The city of Delhi is often referred to, as a burial ground – of emperors and nobles, princes and princesses, saints and warriors. After visiting a few tombs, one gets the feeling that all the tombs are alike. That might be true for most, but there are exceptions.

This past week, I tagged along with a group of heritage-hunters, and headed towards Chandini Chowk. A friendly local offered to guide us through the uneven paths, deep within the bazaar. We went down narrow and dark lanes, past crumbling havelis and butcher shops, and even hopped over a sleeping goat! We approached a sharp turn in the path, which revealed perhaps the smallest, and the saddest tomb in Delhi.

The only three women who were ever elected to the throne in the Mohammedan East, reigned in the thirteenth century.
– Lane-Poole

Raziya Sultan was the daughter of Iltutmish*, and the only woman to have ruled over Delhi. Her father had chosen Raziya as his successor to the throne. This was obviously not welcomed by her brother, as well as the majority of noblemen.

Iltutmish claimed that his daughter was better than many sons. And it did not take long for the citizens of the kingdom, to realise this. Raziya was appointed ruler by the common people.

Sultan Raziya was a great monarch. She was wise, just, and generous, a benefactor to her kingdom, a dispenser of justice, the protector of her subjects, and the leader of her armies. She was endowed with all the qualities befitting a king, but she was not born a man, and for that reason, in the estimation of men, all these virtues were worthless.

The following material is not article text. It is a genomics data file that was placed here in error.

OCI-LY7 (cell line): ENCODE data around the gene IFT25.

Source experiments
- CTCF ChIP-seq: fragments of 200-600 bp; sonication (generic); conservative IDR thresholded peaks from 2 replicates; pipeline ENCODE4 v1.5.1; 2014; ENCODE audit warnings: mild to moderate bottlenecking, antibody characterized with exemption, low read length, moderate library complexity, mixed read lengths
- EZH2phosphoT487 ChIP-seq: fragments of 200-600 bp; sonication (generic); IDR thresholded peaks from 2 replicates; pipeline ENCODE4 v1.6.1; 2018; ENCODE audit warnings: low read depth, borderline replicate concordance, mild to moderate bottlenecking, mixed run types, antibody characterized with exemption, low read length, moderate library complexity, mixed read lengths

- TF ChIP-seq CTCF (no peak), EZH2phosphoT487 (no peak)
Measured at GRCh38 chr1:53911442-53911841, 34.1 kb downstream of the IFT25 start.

– Minhajas-Siraj

Raziya Sultan’s tenure as a ruler was a short one. A female monarch, appointed by common people did not go down well with the establishment. The fact that she showed her face in public, and was tolerant towards the Hindus, made her case weaker. She was assassinated after three years at the throne.

There is a conflict, regarding the actual site where she was buried. Claims include Chandini Chowk in Old Delhi, Siwan in Haryana, and Tonk in Rajasthan. The site at Chandini Chowk, was a jungle during the reign of Raziya Sultan, and there is no engraving to identify the souls resting there. A part of the mausoleum has been converted to a mosque.

Raziya was a person born well ahead of her time. Unfortunately, her story is overshadowed by others who came after her. A hero for all ages, may her soul rest in peace.

*  *  *

* Iltutmish (alternate spelling Altamish) Full name : Shams-ud-din Iltutmish

The third ruler in the Slave Dynasty. The first was Qutb-ud-din Aibak, and the second, Aram Shah. The Slave (Mamluk) Dynasty was the first of five unrelated dynasties to rule over Delhi, in what is referred to, as Delhi Sultanate.

Sources and suggested reading:

Razia Sultan Was Far Better Than Her Brothers – Sunday Guardian
Chapter 5 – Raziya, The Mohammedan Empress of India, History of India – Volume 5 – The Mohammedan Period as Described by its Own Historians – Edited by A. V. Williams Jackson (Selected from the works of late Sir Henry Miers Elliot)

The Daily Post asks readers to write about their heros. I have paid a tribute to Unniyarcha before. Raziya Sultan is my answer to The Daily Post’s prompt.